Acid Rain Forests
Acid Rain on the Forest Floor
A spring shower in the forest washes leaves and falls through the trees to the forest floor below. Some trickles over the ground and runs into streams, rivers, or lakes, and some of the water soaks into the soil. That soil may neutralize some or all of the acidity of the acid rainwater. This ability is called buffering capacity, and without it, soils become more acidic. Differences in soil buffering capacity are an important reason why some areas that receive acid rain show a lot of damage, while other areas that receive about the same amount of acid rain do not appear to be harmed at all. The ability of forest soils to resist, or buffer, acidity depends on the thickness and composition of the soil, as well as the type of bedrock beneath the forest floor. Midwestern states like Nebraska and Indiana have soils that are well buffered. Places in the mountainous northeast, like New York's Adirondack and Catskill Mountains, have thin soils with low buffering capacity.
How Acid Rain harms trees
Acid rain does not usually kill trees directly. Instead, it is more likely to weaken trees by damaging their leaves, limiting the nutrients available to them, or exposing them to toxic substances slowly released from the soil. Quite often, injury or death of trees is a result of these effects of acid rain in combination with one or more additional threats.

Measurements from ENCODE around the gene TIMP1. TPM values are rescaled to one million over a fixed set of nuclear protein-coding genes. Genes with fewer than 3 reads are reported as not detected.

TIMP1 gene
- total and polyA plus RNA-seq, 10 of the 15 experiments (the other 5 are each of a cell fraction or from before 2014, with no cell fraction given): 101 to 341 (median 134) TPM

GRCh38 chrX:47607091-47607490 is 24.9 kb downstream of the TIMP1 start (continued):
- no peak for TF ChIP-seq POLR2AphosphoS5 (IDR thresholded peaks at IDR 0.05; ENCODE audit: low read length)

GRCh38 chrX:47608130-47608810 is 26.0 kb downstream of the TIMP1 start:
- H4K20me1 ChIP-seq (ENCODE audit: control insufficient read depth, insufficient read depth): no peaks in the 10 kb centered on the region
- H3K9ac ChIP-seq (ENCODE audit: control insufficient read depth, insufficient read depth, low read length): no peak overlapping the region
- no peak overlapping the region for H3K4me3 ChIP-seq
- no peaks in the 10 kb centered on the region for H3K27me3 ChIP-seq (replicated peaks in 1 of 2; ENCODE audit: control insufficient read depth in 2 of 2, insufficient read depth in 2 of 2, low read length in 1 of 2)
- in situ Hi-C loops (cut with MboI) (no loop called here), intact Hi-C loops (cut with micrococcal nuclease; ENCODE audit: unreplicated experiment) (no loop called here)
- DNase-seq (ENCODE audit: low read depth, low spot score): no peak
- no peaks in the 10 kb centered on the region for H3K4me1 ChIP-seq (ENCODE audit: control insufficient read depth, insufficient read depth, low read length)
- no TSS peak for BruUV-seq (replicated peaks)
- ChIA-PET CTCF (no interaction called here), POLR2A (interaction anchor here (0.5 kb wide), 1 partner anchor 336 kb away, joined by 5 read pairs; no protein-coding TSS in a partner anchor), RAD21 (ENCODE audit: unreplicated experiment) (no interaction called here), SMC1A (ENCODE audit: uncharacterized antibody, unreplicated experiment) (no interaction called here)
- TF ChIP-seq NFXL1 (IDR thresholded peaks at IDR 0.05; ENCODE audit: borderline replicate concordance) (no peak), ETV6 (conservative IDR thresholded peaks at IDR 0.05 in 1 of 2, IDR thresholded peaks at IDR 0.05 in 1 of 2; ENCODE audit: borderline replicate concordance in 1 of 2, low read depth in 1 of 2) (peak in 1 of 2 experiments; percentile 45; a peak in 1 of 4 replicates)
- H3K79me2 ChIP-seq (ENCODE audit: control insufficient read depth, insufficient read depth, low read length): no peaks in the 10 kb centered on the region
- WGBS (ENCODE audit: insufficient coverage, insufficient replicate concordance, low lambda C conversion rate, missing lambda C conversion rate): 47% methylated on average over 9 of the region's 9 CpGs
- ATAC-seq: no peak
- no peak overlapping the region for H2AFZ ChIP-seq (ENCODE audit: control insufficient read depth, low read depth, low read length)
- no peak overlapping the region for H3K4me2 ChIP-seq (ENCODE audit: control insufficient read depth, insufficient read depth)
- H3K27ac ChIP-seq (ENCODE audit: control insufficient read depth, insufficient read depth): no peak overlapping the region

Scientists know that acidic water dissolves the nutrients and helpful minerals in the soil and then washes them away before trees and other plants can use them to grow. At the same time, acid rain causes the release of substances that are toxic to trees and plants, such as aluminum, into the soil. Scientists believe that this combination of loss of soil nutrients and increase of toxic aluminum may be one way that acid rain harms trees. Such substances also wash away in the runoff and are carried into streams, rivers, and lakes. More of these substances are released from the soil when the rainfall is more acidic.
However, trees can be damaged by acid rain even if the soil is well buffered. Forests in high mountain regions often are exposed to greater amounts of acid than other forests because they tend to be surrounded by acidic clouds and fog that are more acidic than rainfall. Scientists believe that when leaves are frequently bathed in this acid fog, essential nutrients in their leaves and needles are stripped away. This loss of nutrients in their foliage makes trees more susceptible to damage by other environmental factors, particularly cold winter weather.